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Oyster Bay Derby-Hall Bandstand
Oyster Bay Derby-Hall Bandstand Information
- City/Village/Hamlet: Oyster Bay
- Location: Audrey Ave, Oyster Bay, NY 11771
Derby-Hall Bandstand is a replica of the bandstand which stood on this site in Oyster Bay, New York, USA, and was used by President Theodore Roosevelt and others to give public speeches. The original bandstand was taken down in the 1930s and replaced by a replica in 1981. The location is a featured site on the Oyster Bay History Walk audio walking tour.
The original Derby-Hall Bandstand was used by President Theodore Roosevelt and others to give public speeches. The construction was taken down in the 1930s, and in 1981 a replica took its place to serve as a new platform for public speakers and a gathering place in the heart of the village.
Originally it was to be dedicated solely to the memory of Theodore Roosevelt’s daughter Ethel Roosevelt Derby. Her godson, Oyster Bay native Leonard Wood Hall, a New York Congressman who also served as chairman of the Republican National Committee during the 1950s, was the principal organizer of the efforts to build the bandstand in her name. When he, too, died before it was completed, it was dedicated to both of them.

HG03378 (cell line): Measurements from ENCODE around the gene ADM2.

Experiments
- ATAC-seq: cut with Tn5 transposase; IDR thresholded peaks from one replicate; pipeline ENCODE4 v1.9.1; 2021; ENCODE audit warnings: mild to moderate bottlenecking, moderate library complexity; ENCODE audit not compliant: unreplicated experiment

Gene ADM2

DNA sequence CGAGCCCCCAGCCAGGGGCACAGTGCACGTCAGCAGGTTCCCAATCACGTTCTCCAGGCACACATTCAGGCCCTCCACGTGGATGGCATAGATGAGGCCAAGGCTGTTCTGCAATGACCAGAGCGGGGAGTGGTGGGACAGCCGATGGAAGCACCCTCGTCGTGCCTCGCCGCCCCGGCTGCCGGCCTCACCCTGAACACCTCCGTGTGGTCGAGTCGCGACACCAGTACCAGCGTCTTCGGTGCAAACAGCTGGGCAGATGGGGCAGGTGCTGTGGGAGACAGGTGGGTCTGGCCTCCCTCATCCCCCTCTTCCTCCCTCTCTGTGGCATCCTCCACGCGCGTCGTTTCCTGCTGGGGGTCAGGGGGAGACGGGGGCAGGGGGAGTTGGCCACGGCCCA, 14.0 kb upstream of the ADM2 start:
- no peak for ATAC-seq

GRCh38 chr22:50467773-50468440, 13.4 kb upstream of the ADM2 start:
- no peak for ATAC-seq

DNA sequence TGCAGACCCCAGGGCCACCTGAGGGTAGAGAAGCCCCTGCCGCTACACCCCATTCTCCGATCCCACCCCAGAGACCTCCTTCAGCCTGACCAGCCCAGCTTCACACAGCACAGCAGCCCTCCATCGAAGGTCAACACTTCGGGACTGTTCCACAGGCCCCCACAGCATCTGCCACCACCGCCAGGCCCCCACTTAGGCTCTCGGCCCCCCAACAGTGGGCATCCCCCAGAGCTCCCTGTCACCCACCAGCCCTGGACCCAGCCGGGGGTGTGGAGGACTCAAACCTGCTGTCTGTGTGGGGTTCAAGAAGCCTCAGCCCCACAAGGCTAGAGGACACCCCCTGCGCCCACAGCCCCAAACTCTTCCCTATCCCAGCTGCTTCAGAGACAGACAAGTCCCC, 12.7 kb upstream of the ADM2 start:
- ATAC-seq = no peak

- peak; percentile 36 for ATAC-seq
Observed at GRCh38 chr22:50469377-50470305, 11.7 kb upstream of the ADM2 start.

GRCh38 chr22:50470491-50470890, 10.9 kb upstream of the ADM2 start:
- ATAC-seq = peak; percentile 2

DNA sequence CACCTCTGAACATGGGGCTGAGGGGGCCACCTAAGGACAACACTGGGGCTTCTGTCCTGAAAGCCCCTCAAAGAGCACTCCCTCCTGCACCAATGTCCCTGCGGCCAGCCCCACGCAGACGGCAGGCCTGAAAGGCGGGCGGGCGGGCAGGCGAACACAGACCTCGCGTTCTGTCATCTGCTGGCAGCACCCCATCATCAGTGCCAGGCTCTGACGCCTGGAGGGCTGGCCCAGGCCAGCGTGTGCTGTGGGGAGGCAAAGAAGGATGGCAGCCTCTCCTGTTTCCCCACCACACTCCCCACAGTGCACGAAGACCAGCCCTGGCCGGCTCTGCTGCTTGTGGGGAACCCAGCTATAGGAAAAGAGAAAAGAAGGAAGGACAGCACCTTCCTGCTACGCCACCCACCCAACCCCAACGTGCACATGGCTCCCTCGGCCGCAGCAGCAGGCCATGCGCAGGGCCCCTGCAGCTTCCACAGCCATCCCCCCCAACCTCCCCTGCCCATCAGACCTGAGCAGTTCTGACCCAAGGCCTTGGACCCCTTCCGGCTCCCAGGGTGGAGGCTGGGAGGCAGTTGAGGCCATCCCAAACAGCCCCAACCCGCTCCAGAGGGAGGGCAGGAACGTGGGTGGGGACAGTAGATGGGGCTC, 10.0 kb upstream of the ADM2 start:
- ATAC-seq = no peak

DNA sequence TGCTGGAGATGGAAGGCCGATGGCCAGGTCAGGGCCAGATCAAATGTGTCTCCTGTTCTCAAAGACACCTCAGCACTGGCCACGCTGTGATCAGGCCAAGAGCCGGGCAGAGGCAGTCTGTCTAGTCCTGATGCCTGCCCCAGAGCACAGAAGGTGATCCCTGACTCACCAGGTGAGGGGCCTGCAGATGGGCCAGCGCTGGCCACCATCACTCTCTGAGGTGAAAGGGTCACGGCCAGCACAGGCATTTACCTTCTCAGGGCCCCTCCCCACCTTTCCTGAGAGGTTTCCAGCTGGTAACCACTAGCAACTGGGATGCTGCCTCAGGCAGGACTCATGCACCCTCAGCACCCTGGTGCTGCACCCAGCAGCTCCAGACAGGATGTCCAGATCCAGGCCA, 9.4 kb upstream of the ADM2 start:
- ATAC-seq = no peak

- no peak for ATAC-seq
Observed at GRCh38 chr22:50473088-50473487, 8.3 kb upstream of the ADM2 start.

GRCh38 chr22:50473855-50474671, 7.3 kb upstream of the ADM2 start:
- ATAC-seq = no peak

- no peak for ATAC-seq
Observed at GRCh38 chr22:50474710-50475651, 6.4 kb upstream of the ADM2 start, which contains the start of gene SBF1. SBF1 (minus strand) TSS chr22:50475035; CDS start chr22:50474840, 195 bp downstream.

The view from the gazebo shows two buildings which are almost mirror images; Town Hall and the U.S. Post Office. Old-timers may remember when the site of Town Hall East used to be the Lyric Theatre, where generations of Oyster Bay residents fell in love with the movies.
Three cannons surround the bandstand, each with a unique history.
The cannon facing Town Hall has on its base a tablet, cast from metal recovered from the wreckage of the USS Maine, which was destroyed in Havana Harbor February 15, 1898. Two hundred and sixty six men lost their lives when more than live tons of powder charges exploded completely destroying the forward third of the ship. Although most historians now agree that the explosion was accidental, tensions in the aftermath of the disaster contributed to America’s decision to begin the Spanish-American War of 1898.
The cannon itself is a Civil War era Dahlgren gun, named for its inventor Rear Admiral John A. Dahlgren. This gun, with its unique “soda bottle” shaped barrel, was manufactured in many sizes and became the standard weapon on Union Naval vessels after 1856.
The cannon at the foot of the gazebo stairs is a circa 1861 Civil War trophy gun from the USS R.R. Cuyler. The R.R. Cuyler was a 1202 ton wooden steamship chartered by the Union Navy to enforce a blockade of Florida’s west coast. This 30 pound Parrott gun weighs 3,510 pounds (1,590 kg). It was presented to Oyster Bay by the Navy and unveiled by President Theodore Roosevelt in 1903.